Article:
Difference between Australian Accent and New Zealand Accent
The Anglophone Australia and New Zealand are two of the youngest nations in the world. Many people are often heard saying that New Zealand accent is similar to that of Australian Accent. On the contrary, in spite of common ancestral origin New Zealanders find it rather annoying if foreigners say that their accent is similar to that of Australians and vice versa. Maybe it is due to their geographical proximity that both accents sound similar. Most of the Australian specialties in vocabulary are derived from local English dialects.
The phonetics of any language is the base for knowing the accent and pronunciation. The symbols used denote the exact sound produced while pronouncing the word.Australian English is a‘non-Rhotic’accent and it is similar to the other Southern Hemisphere accents. Vowel phonology is mainly used to distinguish between the various dialects English, just as it is done for other languages.
The vowels of Australian English can be divided into two categories: long and short vowels. The short vowels consist of only monophthongs, which correspond to the lax vowels used in analysis of Received Pronunciation. The long vowels consist of both monophthongs anddiphthongs. It mostly corresponds to its tense vowels and centering diphthongs.
The phonology of New Zealand English, though quite similar to non-Rhotic dialects, has some distinct variations.In New Zealand English, the short-iof KIT is a central vowel not phonologically distinct from ‘Schwa’(?), the vowel in unstressed "the". It thus contrasts sharply with the[i]vowel heard in Australia.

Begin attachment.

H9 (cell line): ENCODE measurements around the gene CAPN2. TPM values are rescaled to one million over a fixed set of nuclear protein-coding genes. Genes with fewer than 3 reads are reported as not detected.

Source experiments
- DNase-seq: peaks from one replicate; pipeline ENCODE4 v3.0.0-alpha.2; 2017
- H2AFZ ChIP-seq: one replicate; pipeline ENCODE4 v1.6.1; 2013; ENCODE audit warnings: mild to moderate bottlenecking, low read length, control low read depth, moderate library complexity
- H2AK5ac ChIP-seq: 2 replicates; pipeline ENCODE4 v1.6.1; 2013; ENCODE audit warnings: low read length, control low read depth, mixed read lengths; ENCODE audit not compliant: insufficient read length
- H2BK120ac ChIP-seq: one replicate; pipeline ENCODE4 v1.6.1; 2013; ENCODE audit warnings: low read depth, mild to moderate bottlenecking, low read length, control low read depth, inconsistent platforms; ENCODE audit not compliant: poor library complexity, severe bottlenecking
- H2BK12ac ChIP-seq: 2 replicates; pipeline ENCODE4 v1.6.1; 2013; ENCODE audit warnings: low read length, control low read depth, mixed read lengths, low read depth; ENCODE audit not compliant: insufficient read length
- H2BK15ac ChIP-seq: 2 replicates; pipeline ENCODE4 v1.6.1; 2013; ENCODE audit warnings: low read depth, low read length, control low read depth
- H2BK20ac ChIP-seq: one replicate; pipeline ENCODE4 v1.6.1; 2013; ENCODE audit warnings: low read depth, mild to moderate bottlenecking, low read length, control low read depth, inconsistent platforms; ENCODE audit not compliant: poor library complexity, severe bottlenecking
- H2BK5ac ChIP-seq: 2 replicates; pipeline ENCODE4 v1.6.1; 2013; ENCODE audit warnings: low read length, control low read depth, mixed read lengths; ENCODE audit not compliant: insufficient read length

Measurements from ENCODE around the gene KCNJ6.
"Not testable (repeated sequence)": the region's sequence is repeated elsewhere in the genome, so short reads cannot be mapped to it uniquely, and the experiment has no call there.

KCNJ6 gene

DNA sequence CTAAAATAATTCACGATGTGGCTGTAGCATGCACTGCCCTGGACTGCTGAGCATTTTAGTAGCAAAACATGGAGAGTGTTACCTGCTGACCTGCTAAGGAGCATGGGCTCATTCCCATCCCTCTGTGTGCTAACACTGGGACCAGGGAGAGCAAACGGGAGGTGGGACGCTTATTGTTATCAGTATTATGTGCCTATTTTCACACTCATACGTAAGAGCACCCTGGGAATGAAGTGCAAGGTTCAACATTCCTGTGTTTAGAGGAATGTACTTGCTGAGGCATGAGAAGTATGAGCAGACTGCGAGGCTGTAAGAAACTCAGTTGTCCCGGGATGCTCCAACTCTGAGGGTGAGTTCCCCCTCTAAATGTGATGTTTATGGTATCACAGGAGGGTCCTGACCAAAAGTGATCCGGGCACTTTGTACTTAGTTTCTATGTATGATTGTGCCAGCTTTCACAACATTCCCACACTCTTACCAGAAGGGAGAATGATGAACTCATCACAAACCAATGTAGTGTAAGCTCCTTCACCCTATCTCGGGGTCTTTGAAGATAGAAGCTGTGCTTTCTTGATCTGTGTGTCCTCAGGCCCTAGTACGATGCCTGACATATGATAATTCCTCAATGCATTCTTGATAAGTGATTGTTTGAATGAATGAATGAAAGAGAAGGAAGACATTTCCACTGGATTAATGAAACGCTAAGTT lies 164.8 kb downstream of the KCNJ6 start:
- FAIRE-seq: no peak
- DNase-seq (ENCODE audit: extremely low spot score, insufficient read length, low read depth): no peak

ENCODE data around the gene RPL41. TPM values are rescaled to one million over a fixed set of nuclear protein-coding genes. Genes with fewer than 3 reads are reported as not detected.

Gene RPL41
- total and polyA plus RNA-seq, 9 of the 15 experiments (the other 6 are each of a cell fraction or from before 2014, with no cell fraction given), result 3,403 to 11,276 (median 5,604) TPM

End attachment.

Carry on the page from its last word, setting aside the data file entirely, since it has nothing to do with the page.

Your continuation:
Tone and Usage
When New Zealanders reply to a question the statement is usually spoken with a rising intonation at the end. The effect is thus of making the statement sound more like a question. Rising intonations at the end of sentences are also used among Australians but is believed to have originated from the New Zealanders.
What makes Australian accents differ from New Zealand accent is some aspects is that New Zealanders have the tendency to produce words with short “e” sounds into long “e” sounds. For example, if one was to say the word “check”, it would sound “cheek”.
The loss of short “I” is replaced with “schwa” as mentioned above. Hence, “fish” sounds “fush”, “six” sounds “sux” , “chips” sounds “chups” and so on. Another instance is when the sound of the letter “a” becomes a short “e” sound. Thus “mat” would sound “met”, “sad” becomes “sed” and so on.
Similarities and Differences
- There always remains some sort of conflict between the Australians and that of New Zealanders. Neither of the two natives like being told about the similarity of their accents as there still remains some subtle difference.
- The origins of both their accents are seen to have similar roots and their geographical proximity makes it very easy for one to infect the other. Hence, it is still harder to distinguish for a person who is alien to both.